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"But Jock!" protested Emma, following her "What will Jock say?
Grace! Grace dear! I can't let you do it! I can't!"
"Just unhook this for me, will you?" replied Grace Galt sweetly.
At two o'clock, Jock McChesney, returned from his errand of mercy, burst into the office to find mother, step-father, and fiancee all flown.
"Where? What?" he demanded of the outer office.
"Fashion show!" chorused the office staff
"Might have waited for me," Jock said to himself, much injured. And hurled himself into a taxi.
There was a crush of motors and carriages for a block on all sides of Madison Square Garden. He had to wait for what seemed an interminable time at the box-office. Then he began the task of worming his way through the close-packed throng in the great auditorium. It was a crowd such as the great place had not seen since the palmy days of the horse show. It was a crowd that sparkled and shone in silks and feathers and furs and jewels.
"Jove, if mother has half a chance at this gang!" Jock told himself. "If only she has grabbed some one who can really show that skirt!"
He was swept with the crowd toward a high platform at the extreme end of the auditorium. All about that platform stood hundreds, close packed, faces raised eagerly, the better to see the slight, graceful, girlish figure occupying the center of the stage--a figure strangely familiar to Jock's eyes in spite of its quaintly billowing, ante-bellum garb. She was speaking. Jock, mouth agape, eyes protruding, ears straining, heard, as in a daze, the sweet, clear, charmingly modulated voice:
"The feature of the skirt, ladies and gentlemen, is that it gives a fulness without weight, something which the skirt-maker has never before been able to achieve. This is due to the patent featherboning process invented by Mrs. T. A. Buck, of the T. A. Buck Featherloom Petticoat Company, New York. Note, please, that it has all the advantages of our grandmother's hoop-skirt, but none of its awkward features. It is graceful"--she turned slowly, lightly--"it is bouffant" she twirled on her toes--"it is practical, serviceable, elegant. It can be made up in any shade, in any material-- silk, lace, crepe de Chine, charmeuse, taffeta. The T. A. Buck Featherloom Petticoat Company is prepared to fill orders for immediate----"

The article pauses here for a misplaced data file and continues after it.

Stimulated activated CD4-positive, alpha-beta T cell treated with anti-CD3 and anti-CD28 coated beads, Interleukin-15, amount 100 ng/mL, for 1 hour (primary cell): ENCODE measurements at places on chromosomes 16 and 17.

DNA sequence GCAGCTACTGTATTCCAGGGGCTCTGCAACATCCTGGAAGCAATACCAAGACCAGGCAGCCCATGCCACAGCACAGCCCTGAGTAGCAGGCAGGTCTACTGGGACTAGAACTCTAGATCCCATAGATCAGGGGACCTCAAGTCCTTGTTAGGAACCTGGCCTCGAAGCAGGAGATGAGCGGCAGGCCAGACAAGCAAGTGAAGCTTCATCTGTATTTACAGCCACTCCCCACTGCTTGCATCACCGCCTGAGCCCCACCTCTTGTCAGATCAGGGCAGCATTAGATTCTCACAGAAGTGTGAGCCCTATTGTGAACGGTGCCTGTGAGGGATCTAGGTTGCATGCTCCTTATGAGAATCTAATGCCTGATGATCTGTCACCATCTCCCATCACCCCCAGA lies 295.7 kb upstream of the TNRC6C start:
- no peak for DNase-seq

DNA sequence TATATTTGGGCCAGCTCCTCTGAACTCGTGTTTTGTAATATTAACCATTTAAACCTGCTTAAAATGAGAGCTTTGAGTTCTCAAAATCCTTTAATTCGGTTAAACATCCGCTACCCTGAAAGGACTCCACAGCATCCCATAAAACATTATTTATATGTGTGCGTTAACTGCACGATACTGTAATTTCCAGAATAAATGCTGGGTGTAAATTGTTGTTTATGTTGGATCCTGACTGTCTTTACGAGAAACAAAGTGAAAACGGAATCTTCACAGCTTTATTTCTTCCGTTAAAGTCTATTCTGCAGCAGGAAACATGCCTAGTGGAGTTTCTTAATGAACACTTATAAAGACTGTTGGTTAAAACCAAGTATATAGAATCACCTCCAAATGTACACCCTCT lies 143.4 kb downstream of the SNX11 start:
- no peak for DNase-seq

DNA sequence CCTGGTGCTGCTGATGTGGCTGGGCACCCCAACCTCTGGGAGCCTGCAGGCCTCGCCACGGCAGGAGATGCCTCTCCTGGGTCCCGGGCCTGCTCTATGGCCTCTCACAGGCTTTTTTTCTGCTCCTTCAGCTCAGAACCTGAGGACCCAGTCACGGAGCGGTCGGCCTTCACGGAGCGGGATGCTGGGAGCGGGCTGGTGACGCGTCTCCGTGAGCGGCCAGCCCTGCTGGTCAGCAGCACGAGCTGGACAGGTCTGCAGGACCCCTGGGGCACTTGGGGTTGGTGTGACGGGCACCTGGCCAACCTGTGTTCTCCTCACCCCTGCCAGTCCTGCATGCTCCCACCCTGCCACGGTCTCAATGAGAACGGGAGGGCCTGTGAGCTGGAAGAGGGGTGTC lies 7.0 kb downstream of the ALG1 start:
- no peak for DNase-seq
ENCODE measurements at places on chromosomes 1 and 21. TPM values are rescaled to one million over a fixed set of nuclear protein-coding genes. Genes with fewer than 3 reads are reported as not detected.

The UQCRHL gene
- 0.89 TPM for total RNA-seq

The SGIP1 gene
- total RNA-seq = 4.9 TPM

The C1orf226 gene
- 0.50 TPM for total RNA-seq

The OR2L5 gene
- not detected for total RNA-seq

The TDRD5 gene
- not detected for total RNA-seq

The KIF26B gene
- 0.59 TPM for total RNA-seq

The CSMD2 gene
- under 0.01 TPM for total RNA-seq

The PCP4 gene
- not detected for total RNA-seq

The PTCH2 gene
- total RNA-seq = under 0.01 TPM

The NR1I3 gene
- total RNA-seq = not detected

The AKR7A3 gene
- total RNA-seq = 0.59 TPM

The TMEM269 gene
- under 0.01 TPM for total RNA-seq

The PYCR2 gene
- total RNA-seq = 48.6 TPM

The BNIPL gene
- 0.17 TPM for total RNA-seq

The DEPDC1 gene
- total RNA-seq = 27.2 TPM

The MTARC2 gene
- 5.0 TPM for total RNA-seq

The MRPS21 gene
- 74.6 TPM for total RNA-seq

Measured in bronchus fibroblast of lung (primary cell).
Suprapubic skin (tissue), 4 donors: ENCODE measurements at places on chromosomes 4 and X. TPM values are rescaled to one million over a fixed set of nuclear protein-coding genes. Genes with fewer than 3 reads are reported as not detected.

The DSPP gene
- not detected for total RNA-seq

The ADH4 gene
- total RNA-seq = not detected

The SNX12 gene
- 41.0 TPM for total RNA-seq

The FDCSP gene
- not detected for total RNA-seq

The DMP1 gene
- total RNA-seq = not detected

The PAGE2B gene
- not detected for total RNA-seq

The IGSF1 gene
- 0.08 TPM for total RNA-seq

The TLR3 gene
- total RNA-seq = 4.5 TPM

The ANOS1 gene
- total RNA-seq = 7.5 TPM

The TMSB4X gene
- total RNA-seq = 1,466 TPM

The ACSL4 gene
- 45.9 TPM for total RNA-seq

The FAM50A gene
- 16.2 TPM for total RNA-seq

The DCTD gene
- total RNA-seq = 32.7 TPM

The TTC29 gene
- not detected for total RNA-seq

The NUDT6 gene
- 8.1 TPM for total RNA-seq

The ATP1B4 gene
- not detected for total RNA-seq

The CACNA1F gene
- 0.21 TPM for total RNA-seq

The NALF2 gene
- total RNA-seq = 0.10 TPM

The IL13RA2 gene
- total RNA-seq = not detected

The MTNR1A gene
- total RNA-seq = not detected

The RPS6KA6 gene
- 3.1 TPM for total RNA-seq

"Well, I'll be darned!" said Jock McChesney aloud. And, again, heedless of the protesting "Sh-sh-sh-sh!" that his neighbors turned upon him, "Well, I'll--be--darned!"
A hand twitched his coat sleeve. He turned, still dazed. His mother, very pink-cheeked, very bright-eyed, pulled him through the throng. As they reached the edge of the crowd, there came a great burst of applause, a buzz of conversation, the turning, shifting, nodding, staccato movements which mean approval in a mass of people.
"What the dickens! How!" stammered Jock. "When--did she--did she----"
Emma, half smiling, half tearful, raised a protesting hand.
"I don't know. Don't ask me, dear. And don't hate me for it. I tried to tell her not to, but she insisted. And, Jock, she's done it, I tell you! She's done it! They love the skirt! Listen to 'em!"
"Don't want to," said Jock. "Lead me to her."
"Me? No! I'm--I'm proud of her! She hasn't only brains and looks, that little girl; she's got nerve--the real kind! Gee, how did I ever have the gall to ask her to marry me!"
Together they sped toward the door that led to the dressing-rooms. Buck, his fine eyes more luminous than ever as he looked at this wonder-wife of his, met them at the entrance.
"She's waiting for you, Jock," he said, smiling. Jock took the steps in one leap.
"Well, T. A. ?" said Emma.
"Well, Emma?" said T. A.
Which burst of eloquence was interrupted abruptly by a short, squat, dark man, who seized Emma's hand in his left and Buck's in his right, and pumped them up and down vigorously. It was that volatile, voluble person known to the skirt trade as Abel I. Fromkin, of the "Fromkin Form-fit Skirt. It Clings!"
"I'm looking everywhere for you!" he panted. Then, his shrewd little eyes narrowing, "You want to talk business?"
"Not here," said Buck abruptly.
"Sure--here," insisted Fromkin. "Say, that's me. When I got a thing on my mind, I like to settle it. How much you take for the rights to that skirt?"
"Take for it!" exclaimed Emma, in the tone a mother would use to one who has suggested taking a beloved child from her.
"Now wait a minute. Don't get mad. You ain't started that skirt right. It should have been advertised. It's too much of a shock. You'll see. They won't buy. They're afraid of it. I'll take it off your hands and push it right, see? I offer you forty thousand for the rights to make that skirt and advertise it as the `Fromkin Full-flounce Skirt. It Flares!' "
"How much?" she asked quizzically.
Abel I. Fromkin gulped.
"Fifty thousand," he said.
"Fifty thousand," repeated Emma quietly, and looked at Buck. "Thanks, Mr. Fromkin! I know, now, that if it's worth fifty thousand to you to-day as the `Fromkin Full-flounce Skirt. It Flares!' then it's worth one hundred and fifty thousand to us as the `T. A. Buck Balloon-Petticoat. It Billows!' "
And it was.
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Ferber's Short Stories Vol. 2 -by- Edna FerberBottom Content goes here. Wikipedia content requires these links..... Wikipedia content is licensed under the GNU Free Documentation License.